Sunday, July 6, 2014

Drawing a Line in the Sand

Most well though out drawings begins with line. In geometry a line is formed by a connection of two points. In drawing when we make a one-dimensional mark, we're making a line.

Shirt Study. charcoal on paper. 11x17.

Lines have been produced by humans since prehistoric times, as demonstrated by cave and rock paintings created using charcoal and other pigments. Line drawings have evolved over the centuries as the tools for drawing have evolved.

For example, the Egyptians carved their line drawings into the stone walls of the palace. The Romans & Greeks used a brush to create frescoes onto the walls of their homes. By the 12th to 13th centuries A.D. throughout Europe, monks were preparing manuscripts on vellum and parchment in monasteries using a lead styli to draw lines in book illustrations mostly since the vast majority of the population could not read during the Middle Ages.

During the 14th century, as paper became more readily available to the general public, artists' drawings, both studies and finished works, became increasingly common in chalk, charcoal and graphite. Today there are a vast amount of art supplies, tools and different paper types are available for us to use to draw and create line however, my favorite is still good old fashioned charcoal.

Strength, Clarity & Simplicity


Lines have always been fascinating to me. As a child, I remember witnessing the raw power of line without the distraction of color for the first time when I saw the Loony Tunes cartoon episode starring Daffy in “Duck Amuck”. The animator erases everything on the cartoon set and then draws in a simple contour drawing that then turns into a complex stage set for Daffy after the color is brushed on.

After lots of frustration Daffy argues with the animator and gets himself erased by the animator's pencil. He is then redrawn with a purple flower as his head and a bizarre mismatched animal on all fours with a green body and tail that has a flag on it. A funny cartoon but I do remember my impression of that single line. It was amazing to watch it evolve, it created shape, form and eventually entire drawings from which endless possibilities emerged for Daffy.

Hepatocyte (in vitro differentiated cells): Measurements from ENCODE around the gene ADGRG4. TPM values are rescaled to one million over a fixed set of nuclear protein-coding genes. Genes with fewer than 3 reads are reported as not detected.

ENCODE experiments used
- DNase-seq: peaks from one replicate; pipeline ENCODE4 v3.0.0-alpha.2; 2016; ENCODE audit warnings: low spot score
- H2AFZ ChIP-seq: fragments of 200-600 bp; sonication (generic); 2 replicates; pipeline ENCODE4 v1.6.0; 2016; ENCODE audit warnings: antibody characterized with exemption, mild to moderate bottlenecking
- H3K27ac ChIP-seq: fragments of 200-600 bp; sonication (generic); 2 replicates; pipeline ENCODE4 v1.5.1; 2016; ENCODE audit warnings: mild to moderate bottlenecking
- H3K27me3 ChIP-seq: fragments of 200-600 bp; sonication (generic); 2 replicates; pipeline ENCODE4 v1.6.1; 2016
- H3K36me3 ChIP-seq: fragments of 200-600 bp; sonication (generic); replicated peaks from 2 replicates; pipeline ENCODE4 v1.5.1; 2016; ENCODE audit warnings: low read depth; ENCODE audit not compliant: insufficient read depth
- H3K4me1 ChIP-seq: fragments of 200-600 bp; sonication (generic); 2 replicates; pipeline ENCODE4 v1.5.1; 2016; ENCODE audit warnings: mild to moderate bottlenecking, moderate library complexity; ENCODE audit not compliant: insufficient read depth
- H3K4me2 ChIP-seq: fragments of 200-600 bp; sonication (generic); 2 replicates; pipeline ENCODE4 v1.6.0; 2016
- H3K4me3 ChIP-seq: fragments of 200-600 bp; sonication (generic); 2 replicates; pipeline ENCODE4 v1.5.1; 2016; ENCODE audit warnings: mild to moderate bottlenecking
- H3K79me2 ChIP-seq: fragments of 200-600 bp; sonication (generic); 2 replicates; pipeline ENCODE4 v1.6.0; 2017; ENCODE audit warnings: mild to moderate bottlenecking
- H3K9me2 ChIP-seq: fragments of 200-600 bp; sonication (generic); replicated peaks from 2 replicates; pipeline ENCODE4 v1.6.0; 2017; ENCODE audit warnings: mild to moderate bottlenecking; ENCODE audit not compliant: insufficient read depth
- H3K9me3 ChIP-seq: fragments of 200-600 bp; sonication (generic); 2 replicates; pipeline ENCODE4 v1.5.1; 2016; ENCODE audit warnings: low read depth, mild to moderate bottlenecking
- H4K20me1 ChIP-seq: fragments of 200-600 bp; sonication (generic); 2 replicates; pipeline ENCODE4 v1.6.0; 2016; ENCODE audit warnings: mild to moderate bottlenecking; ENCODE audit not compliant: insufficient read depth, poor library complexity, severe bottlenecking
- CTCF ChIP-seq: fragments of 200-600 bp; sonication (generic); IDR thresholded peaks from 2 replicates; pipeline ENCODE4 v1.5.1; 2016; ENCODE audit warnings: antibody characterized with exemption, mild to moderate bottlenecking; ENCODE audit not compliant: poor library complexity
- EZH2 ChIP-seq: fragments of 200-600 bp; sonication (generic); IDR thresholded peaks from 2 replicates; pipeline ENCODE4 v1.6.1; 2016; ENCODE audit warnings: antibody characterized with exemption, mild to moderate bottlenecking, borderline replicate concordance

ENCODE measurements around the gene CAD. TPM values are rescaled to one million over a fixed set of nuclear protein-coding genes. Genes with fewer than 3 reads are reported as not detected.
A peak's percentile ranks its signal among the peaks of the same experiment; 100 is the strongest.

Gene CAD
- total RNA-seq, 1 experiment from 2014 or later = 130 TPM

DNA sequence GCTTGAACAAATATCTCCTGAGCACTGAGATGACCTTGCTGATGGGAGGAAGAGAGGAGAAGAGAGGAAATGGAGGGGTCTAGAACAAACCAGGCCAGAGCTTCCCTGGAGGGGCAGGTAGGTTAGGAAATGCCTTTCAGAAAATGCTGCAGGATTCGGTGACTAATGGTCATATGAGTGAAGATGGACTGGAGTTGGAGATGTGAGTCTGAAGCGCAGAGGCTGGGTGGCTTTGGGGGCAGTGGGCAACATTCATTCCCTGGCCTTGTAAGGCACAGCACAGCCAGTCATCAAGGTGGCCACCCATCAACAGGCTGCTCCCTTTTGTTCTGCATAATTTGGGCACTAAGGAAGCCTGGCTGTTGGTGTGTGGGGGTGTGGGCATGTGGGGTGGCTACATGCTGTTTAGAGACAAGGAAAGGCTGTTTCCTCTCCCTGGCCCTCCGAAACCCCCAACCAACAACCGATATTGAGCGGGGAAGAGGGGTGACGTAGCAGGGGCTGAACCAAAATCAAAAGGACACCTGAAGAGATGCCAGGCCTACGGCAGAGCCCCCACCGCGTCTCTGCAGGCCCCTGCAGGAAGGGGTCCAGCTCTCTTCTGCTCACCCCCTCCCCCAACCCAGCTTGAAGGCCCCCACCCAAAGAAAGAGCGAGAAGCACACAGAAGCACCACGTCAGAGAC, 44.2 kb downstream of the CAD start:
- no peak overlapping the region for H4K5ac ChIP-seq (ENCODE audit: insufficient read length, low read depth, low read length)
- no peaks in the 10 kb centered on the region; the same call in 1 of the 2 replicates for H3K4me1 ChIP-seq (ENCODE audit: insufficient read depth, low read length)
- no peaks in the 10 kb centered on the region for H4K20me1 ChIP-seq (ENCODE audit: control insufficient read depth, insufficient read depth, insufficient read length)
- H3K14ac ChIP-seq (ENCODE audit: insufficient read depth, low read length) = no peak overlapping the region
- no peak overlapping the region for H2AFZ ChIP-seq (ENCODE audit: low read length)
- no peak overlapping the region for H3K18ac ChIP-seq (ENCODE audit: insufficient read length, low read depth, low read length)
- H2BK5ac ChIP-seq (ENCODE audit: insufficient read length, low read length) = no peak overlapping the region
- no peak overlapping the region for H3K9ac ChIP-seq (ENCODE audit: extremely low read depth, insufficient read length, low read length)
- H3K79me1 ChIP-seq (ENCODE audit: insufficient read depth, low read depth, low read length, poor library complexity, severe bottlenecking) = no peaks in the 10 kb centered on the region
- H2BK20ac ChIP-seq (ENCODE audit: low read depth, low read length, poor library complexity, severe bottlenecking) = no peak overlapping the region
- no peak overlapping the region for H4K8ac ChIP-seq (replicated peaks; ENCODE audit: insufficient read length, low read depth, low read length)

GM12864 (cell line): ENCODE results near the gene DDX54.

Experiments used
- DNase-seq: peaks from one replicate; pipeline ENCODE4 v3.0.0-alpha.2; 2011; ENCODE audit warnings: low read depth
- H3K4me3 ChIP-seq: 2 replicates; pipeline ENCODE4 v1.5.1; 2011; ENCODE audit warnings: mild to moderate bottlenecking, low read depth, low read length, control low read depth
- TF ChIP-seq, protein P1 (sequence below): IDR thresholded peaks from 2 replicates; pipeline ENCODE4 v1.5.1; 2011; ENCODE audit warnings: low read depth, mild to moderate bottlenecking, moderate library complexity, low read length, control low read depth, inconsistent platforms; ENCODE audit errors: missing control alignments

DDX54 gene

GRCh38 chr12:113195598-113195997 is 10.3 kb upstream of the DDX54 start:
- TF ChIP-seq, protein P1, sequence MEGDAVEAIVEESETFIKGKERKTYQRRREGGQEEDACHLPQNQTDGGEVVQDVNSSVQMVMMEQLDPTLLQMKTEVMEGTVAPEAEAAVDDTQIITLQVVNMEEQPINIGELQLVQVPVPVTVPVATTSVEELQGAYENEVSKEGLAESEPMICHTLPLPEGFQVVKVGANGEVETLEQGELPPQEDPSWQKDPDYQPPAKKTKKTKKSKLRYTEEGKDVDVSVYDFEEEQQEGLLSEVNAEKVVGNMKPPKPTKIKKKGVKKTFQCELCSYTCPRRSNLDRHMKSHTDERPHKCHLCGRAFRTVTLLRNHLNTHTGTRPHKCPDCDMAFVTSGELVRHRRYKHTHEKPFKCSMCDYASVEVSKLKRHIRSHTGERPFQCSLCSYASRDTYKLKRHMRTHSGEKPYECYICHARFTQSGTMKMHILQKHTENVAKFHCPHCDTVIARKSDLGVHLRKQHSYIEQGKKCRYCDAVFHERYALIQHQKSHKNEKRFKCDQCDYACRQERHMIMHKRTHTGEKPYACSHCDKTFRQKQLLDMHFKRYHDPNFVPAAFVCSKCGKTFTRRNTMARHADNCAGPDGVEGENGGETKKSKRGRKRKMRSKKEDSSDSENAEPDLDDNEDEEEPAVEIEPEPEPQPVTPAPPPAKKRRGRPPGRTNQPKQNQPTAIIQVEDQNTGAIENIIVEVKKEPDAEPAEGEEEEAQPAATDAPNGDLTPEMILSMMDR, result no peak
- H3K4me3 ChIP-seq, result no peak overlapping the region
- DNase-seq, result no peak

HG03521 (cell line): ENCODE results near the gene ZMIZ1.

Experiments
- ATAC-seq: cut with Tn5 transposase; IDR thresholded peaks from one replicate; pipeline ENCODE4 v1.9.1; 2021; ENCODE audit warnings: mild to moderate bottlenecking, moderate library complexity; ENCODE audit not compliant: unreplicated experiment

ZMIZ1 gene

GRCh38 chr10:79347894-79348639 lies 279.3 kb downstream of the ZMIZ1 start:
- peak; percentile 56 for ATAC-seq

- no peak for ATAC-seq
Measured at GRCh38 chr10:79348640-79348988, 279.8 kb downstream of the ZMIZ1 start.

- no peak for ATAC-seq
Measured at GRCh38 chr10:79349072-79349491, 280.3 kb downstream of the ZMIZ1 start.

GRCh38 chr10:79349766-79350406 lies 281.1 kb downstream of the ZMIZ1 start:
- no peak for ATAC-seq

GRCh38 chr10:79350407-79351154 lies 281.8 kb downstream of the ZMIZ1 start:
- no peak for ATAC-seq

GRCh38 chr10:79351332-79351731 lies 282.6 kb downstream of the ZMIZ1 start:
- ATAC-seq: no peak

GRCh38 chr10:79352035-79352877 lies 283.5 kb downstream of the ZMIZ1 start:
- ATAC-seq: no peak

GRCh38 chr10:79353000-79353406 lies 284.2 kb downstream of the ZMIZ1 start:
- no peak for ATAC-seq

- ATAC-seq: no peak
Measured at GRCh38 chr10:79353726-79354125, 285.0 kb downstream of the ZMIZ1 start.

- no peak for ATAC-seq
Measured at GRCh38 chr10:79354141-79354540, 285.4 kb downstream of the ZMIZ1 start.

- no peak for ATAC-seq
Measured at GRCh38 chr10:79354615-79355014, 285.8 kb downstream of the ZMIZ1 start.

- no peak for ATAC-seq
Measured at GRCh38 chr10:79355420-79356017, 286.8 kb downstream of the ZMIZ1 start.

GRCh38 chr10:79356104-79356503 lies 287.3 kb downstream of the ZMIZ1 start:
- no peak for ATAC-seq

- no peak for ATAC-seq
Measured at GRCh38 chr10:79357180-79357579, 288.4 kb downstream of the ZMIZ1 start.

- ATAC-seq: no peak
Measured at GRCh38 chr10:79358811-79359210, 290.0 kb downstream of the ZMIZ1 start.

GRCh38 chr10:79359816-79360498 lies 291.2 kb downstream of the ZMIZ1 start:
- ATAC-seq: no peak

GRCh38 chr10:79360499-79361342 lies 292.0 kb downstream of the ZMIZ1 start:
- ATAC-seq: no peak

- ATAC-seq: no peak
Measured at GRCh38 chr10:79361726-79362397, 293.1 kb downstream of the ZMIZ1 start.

If you can manipulate a single line, you can use it to communicate anything. 


Lines are the most basic form of communication in drawing, they have strength, clarity and simplicity. Lines give the viewer the most information in drawing, especially the outside or contour lines. These lines create boundaries just like the old saying, “Are you drawing a line in the sand?” We know that means a solid firm boundary.


The Characteristics of Line


Line vary because they have multiple characters. Understanding these characteristics will enable you to mastering the art of drawing, especially if you use a variety of these line characteristics in your drawings.
  • Length - Long, short, continuous or broken
  • Width - Thick vs. thin, strong vs. weak, dark vs. light, even vs. uneven or tapered
  • Curvature - Straight, angular or curved
  • Quality - This comes from how we draw the line, i.e. drawn quickly, confidently or carefully and it includes lost and found edges

Are you combining any of these characteristics? What kind of lines do you like? 

Saturday, February 22, 2014

Attributes of an Artist's Paintbrush

Allegory of Painting,
painted by Jean Restout II
If you are a painter, brushes are essential. Whether you use watercolor, oil, acrylic or anything else, paintbrushes are the tools of the trade and can become like the tips of your fingers when manipulating paint.